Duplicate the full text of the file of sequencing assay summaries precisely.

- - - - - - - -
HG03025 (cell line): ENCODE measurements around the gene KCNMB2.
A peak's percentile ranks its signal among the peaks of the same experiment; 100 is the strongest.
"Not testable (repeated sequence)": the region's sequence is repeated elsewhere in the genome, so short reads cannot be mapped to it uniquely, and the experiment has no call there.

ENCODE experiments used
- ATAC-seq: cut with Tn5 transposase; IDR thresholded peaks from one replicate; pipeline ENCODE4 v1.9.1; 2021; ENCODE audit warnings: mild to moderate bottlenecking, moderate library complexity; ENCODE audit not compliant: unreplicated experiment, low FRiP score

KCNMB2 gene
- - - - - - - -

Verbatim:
HG03025 (cell line): ENCODE measurements around the gene KCNMB2.
A peak's percentile ranks its signal among the peaks of the same experiment; 100 is the strongest.
"Not testable (repeated sequence)": the region's sequence is repeated elsewhere in the genome, so short reads cannot be mapped to it uniquely, and the experiment has no call there.

ENCODE experiments used
- ATAC-seq: cut with Tn5 transposase; IDR thresholded peaks from one replicate; pipeline ENCODE4 v1.9.1; 2021; ENCODE audit warnings: mild to moderate bottlenecking, moderate library complexity; ENCODE audit not compliant: unreplicated experiment, low FRiP score

KCNMB2 gene